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AWESOME Story about Westlakes Jack Skudlarczyk

May 15, 2016

Like Father, Like Wrestling Son – But Better

For Reporting Texas

Austin Westlake’s Jack Skudlarczyk wrestling Timmy Thompson of Clear Creek High School in the 2016 State Finals match. Courtesy Ray Shoaf

Twenty-five minutes after winning his second Texas state wrestling championship in February, Jack Skudlarczyk sat in a lawn chair outside the recreational vehicle his family rented for the tournament. He had a bag of Lay’s in his lap, a cookie in his left hand and a Snickers in his right. He was smiling broadly.

His strict diet had been put on hold. It was the end of the high school season his junior year at Westlake High School and Skudlarczyk had won again.

Following the state championship win, Skudlarczyk (SKUD-lar-sik) not only had reached a new level of personal success, but now had posted a wrestling achievement greater than the person who helped him reach this point – his father.

By setting a new overall record of 109 wins and four losses in just three years, Jack passed the overall high school record of 108 wins and three losses his father Perry set in the mid-1980s when he wrestled at Brighton High School in Cottonwood Heights, Utah. It’s a surprising feat considering that Perry had never considered getting Jack into wrestling in the first place.

As a sixth grader, Skudlarczyk was a physical kid stuck in a magnet program at Kealing Middle School.

“I kind of enjoyed beating up on all of my friends and I was kind of good at it,” Skudlarczyk said.

Perry Skudlarczyk remembers seeing his son struggle. The father remembered his own struggle with wrestling, too.

Perry Skudlarczyk started wrestling when he was in elementary school. After his freshman year at Brighton High School, he attended a wrestling camp hosted by Dan Gable, the 1972 Olympic champion and head coach at the University of Iowa. The next year he wrestled on the varsity team for Brighton, a school known for its wrestling champions.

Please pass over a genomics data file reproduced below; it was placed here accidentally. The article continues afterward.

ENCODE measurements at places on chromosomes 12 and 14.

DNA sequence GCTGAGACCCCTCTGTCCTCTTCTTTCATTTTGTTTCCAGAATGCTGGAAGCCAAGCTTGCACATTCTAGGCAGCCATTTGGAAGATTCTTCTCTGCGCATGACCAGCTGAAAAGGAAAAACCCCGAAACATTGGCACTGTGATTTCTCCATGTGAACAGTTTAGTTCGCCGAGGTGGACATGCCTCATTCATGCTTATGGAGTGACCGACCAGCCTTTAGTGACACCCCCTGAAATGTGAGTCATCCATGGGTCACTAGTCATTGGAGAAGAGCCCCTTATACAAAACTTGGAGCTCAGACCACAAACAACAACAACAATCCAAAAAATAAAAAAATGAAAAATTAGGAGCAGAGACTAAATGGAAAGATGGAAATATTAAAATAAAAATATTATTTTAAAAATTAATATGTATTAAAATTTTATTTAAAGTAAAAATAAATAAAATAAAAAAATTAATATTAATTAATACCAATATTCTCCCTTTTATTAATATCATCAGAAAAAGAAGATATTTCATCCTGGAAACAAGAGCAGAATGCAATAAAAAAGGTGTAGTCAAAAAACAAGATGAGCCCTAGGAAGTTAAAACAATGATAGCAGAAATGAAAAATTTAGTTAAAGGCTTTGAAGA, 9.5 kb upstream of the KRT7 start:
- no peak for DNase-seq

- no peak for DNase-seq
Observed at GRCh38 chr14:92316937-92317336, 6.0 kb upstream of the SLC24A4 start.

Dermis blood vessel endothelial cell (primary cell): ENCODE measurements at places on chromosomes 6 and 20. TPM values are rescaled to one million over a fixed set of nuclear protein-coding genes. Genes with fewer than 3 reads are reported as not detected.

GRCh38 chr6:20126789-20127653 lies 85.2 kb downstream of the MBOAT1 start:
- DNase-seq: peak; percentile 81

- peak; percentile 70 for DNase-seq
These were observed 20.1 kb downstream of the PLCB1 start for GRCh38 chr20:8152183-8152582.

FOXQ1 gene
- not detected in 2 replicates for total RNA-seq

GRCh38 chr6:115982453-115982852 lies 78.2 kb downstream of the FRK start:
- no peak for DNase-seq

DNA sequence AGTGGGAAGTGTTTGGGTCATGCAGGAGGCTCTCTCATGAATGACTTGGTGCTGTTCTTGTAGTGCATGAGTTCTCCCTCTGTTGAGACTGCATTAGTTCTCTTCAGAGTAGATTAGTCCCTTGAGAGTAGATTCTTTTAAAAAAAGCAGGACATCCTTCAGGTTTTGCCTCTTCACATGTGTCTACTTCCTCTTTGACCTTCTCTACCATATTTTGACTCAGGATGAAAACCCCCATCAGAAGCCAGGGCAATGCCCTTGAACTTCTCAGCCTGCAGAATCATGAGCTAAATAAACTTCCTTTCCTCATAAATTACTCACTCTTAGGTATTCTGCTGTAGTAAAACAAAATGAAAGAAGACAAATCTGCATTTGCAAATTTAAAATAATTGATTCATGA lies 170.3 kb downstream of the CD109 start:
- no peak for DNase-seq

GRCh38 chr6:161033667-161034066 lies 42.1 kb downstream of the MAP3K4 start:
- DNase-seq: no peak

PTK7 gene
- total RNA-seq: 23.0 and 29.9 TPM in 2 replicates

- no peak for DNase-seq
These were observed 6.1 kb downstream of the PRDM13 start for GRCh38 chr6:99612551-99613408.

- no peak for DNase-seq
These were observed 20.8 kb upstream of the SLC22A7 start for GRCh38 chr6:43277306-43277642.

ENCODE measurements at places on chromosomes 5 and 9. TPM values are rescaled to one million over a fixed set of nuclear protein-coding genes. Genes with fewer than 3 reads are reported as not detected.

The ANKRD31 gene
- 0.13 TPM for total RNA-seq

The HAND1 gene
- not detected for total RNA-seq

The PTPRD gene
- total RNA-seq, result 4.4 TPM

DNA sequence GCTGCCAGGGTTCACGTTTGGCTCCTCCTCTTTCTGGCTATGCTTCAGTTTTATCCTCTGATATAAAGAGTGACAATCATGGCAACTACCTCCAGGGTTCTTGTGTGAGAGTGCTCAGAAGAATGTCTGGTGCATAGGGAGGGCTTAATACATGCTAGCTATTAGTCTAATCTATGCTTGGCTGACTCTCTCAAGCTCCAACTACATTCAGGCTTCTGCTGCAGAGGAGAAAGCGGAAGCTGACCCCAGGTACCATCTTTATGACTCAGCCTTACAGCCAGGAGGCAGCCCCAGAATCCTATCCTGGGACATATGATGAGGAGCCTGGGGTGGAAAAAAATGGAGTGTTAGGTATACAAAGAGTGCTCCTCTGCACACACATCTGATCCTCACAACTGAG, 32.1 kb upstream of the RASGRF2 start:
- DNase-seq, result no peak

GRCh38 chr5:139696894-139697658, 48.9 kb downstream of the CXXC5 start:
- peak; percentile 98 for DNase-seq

Perry wrestled one year at Weber State. An injury and the elimination of the wrestling program there left him unfulfilled with the sport.

“So I was done,” he said. “I was tired of wrestling.”

Perry initially had no interest in pushing his son into wrestling. But Jack wanted to give it a try.

“I wanted him to take initiative and find himself. When he came to me [about wrestling] I didn’t have hesitation, I just didn’t know I was going to get back into the sport and love it again,” Perry said.

Jack Skudlarczyk joined the Westlake youth program, beat his fellow seventh graders and won youth state. His parents quickly realized their son’s raw talent, and the happiness the sport brought him.

At an end-of-the-season celebration banquet his seventh grade year, Skudlarczyk’s parents made the decision to move from their home in Austin to Westlake.

“Our friends kept saying you’ve got to move to Westlake, you’ve got to move to Westlake,” Amy Skudlarczyk said. “I watched my kid that night [at the banquet] and he was as happy as I’ve ever seen him … I looked at Perry and said ‘We’re moving to Westlake’.”

Their move across the river took Skudlarczyk’s game to a new level. He joined Westlake Youth Wrestling Club and began practicing four hours a day. The hard work showed as soon as he began wrestling for Westlake.

His freshman year he posted a 43-2 record and won the state championship in the 106-pound weight class.